In addition to this, in 2021 LLB invited publishers, disability organizations and delegates from the ministries of Culture, Education, Science and Sport and Social Security and Labour to talk about accessible text-books. By bringing together so many stakeholders it was possible to concentrate on how the EAA will affect the publishing industry in Lithuania, particularly considering that from 2024 all Lithuanian schools will be obliged to admit all students with individual needs.

LLB also promotes international collaboration and knowledge exchange in this field. In 2003, Lithuania joined the Federation of European Publishers and a close collaboration with FEP has allowed further European connections to develop. Working together with the LIA Foundation in Italy, for example, has enabled the Lithuanian market to build on their need for guidance and training with the LIA guidance being translated at the end of 2021.

Raising Awareness via Events

Raising awareness via industry events has been a key part of the EAA implementation strategy in Lithuania and LLB works closely with the Lithuanian Publishers Association  to set these up. In 2020 the online seminar “What do you need to know about the European Accessibility Act” included representatives from FEP and LIA  and this event kick-started future gatherings in Lithuania.

The Lithuanian Publishers Forum, held in 2021 discussed the topic “Books For All” and, as a result, publishers are now inviting Inga and her colleagues to speak at industry and in-house events which has been crucial for awareness building and EAA preparation.

During Book Week 2022, Inga chaired a panel discussion entitled “What do those who read differently read?” A discussion with readers about various book formats explored the need for accessible content and received much attention during this high profile week.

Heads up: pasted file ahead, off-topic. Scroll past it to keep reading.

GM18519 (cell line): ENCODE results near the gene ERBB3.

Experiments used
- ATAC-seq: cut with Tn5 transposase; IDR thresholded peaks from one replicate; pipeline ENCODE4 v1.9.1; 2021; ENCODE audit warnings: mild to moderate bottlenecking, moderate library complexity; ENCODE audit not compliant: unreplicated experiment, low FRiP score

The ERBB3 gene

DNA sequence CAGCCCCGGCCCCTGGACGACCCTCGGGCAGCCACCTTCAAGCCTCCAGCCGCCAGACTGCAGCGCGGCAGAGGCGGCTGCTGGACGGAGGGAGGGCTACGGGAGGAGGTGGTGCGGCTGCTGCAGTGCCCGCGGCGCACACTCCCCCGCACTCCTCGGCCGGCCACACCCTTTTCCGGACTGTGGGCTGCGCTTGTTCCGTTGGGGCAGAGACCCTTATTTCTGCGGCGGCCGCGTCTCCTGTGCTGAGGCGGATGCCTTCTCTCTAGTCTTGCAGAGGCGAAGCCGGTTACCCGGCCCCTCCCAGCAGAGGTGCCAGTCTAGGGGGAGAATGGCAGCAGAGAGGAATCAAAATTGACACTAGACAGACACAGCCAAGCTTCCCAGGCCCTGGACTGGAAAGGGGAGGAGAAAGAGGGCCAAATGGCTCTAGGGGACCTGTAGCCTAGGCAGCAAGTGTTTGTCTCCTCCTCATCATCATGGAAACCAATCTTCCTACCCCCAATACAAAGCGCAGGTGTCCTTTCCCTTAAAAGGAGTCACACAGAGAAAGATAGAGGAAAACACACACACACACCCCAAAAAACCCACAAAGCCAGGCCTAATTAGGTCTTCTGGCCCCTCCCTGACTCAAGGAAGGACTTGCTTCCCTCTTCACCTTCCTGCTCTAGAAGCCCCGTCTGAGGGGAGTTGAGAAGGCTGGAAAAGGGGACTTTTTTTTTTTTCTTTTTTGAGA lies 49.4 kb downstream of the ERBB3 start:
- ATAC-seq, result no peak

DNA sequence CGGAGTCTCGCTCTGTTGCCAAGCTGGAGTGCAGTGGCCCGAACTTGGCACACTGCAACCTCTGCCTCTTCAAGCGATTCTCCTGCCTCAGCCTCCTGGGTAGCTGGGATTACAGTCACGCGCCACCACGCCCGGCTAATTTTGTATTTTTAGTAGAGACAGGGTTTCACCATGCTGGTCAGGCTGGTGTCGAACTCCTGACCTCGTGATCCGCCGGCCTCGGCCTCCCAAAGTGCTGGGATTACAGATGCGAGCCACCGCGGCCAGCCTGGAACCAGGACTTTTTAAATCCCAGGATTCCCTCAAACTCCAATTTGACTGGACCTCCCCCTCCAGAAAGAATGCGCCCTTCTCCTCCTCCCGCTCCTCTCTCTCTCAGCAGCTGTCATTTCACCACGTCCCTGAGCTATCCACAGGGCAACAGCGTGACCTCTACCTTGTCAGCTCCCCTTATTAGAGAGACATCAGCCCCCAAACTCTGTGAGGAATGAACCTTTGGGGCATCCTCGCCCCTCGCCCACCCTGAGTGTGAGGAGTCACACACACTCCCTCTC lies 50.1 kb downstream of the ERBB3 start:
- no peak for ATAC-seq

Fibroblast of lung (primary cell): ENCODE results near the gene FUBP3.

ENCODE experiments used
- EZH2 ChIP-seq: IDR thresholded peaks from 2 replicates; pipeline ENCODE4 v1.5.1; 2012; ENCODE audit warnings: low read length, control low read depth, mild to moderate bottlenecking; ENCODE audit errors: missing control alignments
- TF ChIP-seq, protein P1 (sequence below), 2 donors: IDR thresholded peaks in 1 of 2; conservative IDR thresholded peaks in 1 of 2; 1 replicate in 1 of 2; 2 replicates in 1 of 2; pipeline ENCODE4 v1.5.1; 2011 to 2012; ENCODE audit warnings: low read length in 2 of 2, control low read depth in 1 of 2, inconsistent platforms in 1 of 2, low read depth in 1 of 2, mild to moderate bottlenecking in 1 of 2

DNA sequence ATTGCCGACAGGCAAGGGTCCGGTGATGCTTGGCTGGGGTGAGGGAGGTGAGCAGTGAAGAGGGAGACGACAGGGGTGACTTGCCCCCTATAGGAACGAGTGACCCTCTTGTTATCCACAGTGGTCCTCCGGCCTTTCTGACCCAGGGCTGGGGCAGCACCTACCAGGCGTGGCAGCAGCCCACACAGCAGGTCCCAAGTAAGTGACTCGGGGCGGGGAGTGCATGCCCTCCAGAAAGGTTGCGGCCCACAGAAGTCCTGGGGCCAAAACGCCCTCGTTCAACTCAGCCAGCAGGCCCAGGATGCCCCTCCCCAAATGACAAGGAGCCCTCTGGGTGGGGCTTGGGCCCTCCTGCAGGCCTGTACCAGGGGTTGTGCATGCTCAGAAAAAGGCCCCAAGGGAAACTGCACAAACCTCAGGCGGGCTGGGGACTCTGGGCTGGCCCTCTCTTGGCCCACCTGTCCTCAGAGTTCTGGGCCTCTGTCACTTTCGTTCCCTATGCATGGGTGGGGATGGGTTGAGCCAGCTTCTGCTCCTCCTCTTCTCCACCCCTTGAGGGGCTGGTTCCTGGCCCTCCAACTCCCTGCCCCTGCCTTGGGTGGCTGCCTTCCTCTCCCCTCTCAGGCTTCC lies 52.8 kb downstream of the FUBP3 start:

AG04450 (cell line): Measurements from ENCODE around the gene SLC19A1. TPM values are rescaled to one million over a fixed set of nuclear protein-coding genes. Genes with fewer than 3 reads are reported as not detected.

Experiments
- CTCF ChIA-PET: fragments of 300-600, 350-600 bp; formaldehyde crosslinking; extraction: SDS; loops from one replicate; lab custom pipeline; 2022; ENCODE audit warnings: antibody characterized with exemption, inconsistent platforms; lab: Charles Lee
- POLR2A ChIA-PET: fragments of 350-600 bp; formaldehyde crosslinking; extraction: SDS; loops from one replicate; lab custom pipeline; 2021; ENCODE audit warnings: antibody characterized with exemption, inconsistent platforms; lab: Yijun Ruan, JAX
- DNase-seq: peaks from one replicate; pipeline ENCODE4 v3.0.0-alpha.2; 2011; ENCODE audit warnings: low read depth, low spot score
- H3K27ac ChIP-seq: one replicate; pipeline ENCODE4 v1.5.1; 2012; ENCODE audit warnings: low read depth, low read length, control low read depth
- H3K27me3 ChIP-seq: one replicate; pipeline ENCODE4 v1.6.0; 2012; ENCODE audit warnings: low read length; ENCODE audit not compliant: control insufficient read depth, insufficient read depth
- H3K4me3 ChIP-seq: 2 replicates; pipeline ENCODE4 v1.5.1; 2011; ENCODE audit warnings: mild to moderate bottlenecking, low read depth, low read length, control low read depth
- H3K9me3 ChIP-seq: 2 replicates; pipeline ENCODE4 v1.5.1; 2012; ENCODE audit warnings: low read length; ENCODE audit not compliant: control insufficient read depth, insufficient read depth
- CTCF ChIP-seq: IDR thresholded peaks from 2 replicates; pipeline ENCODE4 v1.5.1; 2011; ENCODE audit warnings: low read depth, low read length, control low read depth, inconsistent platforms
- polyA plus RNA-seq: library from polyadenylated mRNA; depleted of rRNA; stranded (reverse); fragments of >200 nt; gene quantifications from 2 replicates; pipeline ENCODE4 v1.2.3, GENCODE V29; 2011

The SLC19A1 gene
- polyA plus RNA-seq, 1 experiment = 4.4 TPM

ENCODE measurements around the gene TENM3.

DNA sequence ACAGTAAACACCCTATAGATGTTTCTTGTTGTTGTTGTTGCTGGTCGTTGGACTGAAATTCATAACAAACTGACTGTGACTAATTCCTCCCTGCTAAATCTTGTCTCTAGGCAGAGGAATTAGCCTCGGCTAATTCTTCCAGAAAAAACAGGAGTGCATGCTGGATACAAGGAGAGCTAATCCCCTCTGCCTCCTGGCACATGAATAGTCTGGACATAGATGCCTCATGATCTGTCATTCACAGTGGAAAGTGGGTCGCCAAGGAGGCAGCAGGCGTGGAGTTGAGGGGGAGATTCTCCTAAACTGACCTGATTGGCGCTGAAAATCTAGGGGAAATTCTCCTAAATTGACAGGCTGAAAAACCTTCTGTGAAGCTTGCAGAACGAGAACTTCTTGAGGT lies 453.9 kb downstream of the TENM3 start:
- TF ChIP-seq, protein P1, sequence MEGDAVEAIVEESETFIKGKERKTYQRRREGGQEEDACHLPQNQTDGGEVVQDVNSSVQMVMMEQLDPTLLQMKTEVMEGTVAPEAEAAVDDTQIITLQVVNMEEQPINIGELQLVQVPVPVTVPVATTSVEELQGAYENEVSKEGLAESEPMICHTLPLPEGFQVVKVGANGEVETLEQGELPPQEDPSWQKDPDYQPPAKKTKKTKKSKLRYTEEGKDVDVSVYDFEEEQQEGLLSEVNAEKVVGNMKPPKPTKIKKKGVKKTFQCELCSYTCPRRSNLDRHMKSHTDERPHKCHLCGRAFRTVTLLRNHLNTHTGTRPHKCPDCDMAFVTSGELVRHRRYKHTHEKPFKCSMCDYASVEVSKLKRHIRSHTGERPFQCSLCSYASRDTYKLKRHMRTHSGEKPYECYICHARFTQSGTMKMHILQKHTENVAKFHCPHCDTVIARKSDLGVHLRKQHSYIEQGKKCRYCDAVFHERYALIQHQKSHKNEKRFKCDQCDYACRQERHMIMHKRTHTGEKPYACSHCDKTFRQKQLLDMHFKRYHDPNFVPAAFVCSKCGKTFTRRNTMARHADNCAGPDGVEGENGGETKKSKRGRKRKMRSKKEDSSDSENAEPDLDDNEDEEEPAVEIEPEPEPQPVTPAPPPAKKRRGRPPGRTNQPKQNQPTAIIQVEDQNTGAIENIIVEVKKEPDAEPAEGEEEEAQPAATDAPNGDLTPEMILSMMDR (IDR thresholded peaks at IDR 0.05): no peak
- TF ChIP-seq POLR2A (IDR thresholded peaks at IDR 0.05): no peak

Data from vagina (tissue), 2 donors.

The Personal Touch

Publishers are beginning to take notice and to understand the importance of accessible content. Inga remarked that individual discussions with publishers are the most effective way to convey the accessibility message and to introduce colleagues to their virtual library service “ELVIS” which carries the possibility of attracting new audiences. ELVIS is one of the most important products created by LLB, allowing people with reading disabilities to look for and access their desired accessible publications at home. This service is adapted to the needs of visually impaired users – the system has a simple user interface, the possibility to change the print size, colours of the text and screen background. Currently 14,400 accessible book titles are available on ELVIS. Books are available in different formats including: audio, DAISY, accessible PDF and digital braille. Users can read/listen to books by streaming them online or downloading to their devices. Until recently, only publications created by LLB were available on ELVIS but, since 2022, the virtual library also makes available ebooks and audio books acquired from publishers.

Top Tips for Other Publishers on Their Accessibility Journey

  • Be stubborn and stick with it! This process is slow and it’s important to take small steps to achieve your goal.
  • Understand how international colleagues are progressing and learn from them.

Our thanks to Inga for her collaboration on this case-study. If you are interested in the work being done by LLB in this area or would be interested in taking part in a similar case-study please contact us for further information. The other case-studies in this series are available on our EAA Resources page.